Word, Excel, Powerpoint are all at your fingertips, these can be opened in Google Docs. If you don’t have access to Microsoft's Office then you can just go ahead and use Documents, Spreadsheet, Presentation and more (more can be found in this article). The software has come on leaps and bounds over the last few months, and compatibility is hardly an issue. For the everyday user this suite will be more than enough to get the job done, and indeed, this blog is written and put together using Google Documents, as well as all my other writings of reviews and other websites etc.


What’s more, the documents sync to all your devices so you can start where you last finished off from any machine. This is probably the best part of Google Docs, in the event of a power-cut, or accidentally switching off the document you are writing, everything is saved in real-time, so you just switch back on and you are in exactly the same place as you left off!


Playing Music - Google Music
Google Play Music offers storage of 20,000 music tracks on their service. You simply sign up to the service and upload your albums (more can be found in this article). For me, Google Music has replaced iTunes, simply load up the player and your entire collection is at your fingertips. Adding music couldn’t be easier, and as your music is stored on the cloud, you can delete your hard-copies on your PC and stream everything, anywhere on your Chromebook, or any other device that is attached to the internet!


Keeping Dates - Google Calendar
For many people, a calendar or schedule application is a necessity in  life. Thankfully, Google Calendar is simple and powerful and can be used for all your scheduling needs. Never miss a birthday, or appointment again as notifications can come straight to your Chromebook, or synced mobile device.


Note Writing - Google Keep
Need to write a note? Google Keep is the perfect notebook, as you store notes on your Chromebook, they will automatically be synced with your mobile devices, meaning while doing your work on your Chromebook you can write a shopping list on Google Keep as you remember what you need, and then it will sync to your mobile device for you to view while you are out shopping. As with all other Google applications, Google Keep works seamlessly, so you can just get on with what you're doing while Google shares it to your other devices.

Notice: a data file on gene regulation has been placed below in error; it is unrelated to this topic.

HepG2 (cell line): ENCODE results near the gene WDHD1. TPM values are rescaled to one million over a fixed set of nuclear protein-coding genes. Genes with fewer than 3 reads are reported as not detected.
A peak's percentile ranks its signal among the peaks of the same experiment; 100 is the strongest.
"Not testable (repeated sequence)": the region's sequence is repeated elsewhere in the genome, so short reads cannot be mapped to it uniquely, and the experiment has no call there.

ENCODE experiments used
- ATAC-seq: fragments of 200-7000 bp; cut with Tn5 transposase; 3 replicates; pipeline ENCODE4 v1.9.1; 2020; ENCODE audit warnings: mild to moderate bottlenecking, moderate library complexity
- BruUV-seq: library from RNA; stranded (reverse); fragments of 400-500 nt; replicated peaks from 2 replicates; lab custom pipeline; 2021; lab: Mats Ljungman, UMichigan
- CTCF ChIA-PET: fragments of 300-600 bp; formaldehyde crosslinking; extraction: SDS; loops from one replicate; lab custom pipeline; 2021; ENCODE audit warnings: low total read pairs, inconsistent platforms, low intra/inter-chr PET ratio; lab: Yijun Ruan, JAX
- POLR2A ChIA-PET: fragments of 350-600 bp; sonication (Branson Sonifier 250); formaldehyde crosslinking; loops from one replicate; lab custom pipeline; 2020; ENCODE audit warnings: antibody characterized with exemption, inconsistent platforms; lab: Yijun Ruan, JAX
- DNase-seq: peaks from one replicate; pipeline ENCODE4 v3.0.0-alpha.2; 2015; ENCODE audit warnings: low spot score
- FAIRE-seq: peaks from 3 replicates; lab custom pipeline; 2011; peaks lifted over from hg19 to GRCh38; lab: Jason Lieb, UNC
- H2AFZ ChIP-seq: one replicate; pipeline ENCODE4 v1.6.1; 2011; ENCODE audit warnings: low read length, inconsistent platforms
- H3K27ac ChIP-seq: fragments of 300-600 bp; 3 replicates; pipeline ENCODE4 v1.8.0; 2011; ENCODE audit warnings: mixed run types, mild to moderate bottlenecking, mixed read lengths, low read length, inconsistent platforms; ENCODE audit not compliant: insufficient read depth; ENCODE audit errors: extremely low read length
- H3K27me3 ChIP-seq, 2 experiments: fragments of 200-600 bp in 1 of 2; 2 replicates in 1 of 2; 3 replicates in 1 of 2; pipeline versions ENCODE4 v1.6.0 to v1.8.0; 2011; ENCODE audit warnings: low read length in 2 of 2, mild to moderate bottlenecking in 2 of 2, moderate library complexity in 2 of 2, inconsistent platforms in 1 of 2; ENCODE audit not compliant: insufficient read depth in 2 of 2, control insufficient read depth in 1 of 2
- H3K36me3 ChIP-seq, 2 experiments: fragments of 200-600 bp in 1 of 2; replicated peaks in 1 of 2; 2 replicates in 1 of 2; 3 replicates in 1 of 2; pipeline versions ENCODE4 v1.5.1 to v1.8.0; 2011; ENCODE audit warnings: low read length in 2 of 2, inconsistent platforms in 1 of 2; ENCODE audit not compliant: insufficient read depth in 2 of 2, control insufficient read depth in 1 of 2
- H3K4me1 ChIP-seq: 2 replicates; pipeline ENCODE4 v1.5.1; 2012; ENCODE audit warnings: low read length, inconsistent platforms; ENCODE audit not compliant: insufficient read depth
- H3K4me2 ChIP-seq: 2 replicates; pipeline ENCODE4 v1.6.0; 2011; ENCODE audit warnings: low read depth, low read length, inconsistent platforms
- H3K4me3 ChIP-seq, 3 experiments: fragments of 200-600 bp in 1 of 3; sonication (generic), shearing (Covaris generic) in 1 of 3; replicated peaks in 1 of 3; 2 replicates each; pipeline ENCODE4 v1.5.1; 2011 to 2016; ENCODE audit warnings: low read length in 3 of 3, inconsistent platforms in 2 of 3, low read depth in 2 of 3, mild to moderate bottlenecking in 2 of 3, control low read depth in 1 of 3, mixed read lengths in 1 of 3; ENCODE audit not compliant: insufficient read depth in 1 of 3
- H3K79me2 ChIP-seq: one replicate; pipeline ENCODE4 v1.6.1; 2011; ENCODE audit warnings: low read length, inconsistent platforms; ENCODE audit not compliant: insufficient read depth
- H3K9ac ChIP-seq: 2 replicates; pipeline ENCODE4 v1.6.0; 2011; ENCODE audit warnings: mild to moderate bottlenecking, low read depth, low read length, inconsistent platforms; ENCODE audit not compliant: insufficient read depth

Drawing Programs - Sumo Paint
For most people, Microsoft’s paint is not quite enough, while Photoshop is too much. For many, Paint.net is a middle-ground, and this is where Sumo Paint comes in. It’s the equivalent to Paint.net, and is actually fairly powerful. It offers everything a drawing program should have, plus there are more advanced featured such as layers, enabling you be ever more creative. Sumo Paint is a great program, and one which once used, you’ll go back to on a regular basis as it really is that good.


Photo Editing - Pixlr Editor
Again, many people find something like Photoshop a bit too daunting to edit photographs, and as a Chromebook doesn’t run Photoshop there’s a good reason to use the wonderful Pixlr Editor. Once again everything is run in the browser, you load up your image and in front of you is a powerful User Interface giving you a wealth of options to make your photographs look better than ever.


Pixlr Editor comes with all the usual tweaks for colour, saturation and contrast plus it comes with a whole host of useful filters that really do work just as well as any off-line photo software. For that professional touch you can add vignette, HDR, blur effects and so much more. Layers are catered for too, so you can do colour splash effects easily. It can’t be underestimated just how powerful Pixlr Editor is, so much so that once used, you’ll never need to use another photo editor program again.


Video Editing - Pixorial Video
Although video editing on the Chromebook won’t be as swish or exciting as on a PC, things are moving along fast, and thanks to Pixorial Video Editor simple video editing can be done. Again, most people just want to do simple things with their videos, and Pixorial allows this with a selection of options to make your video look better than ever.


Video Calls - Hangouts
Google’s very own Hangouts is an exceptional piece of software, with a wealth of functions and the ability to chat to a group of friends using video chat. Chromebooks don’t run Skype, as Microsoft owns that technology, however don’t worry, because Hangouts is far superior in every way, its reliable, video calls are good quality, and very simple to use.


Browsing The Internet - Chrome
Finally, all this would not be possible without the ability to browse the internet in the first place. This is where Google’s Chrome excels as a web browser. Compared to the others, it’s fast, secure, has a wealth of add-ons, customisable and syncs with all your other Google devices. There are people who have their favorite browsers, however, you can’t go far wrong with Chrome, it’s the best of all the browsers out there at the moment, and has never let this writer down at any time.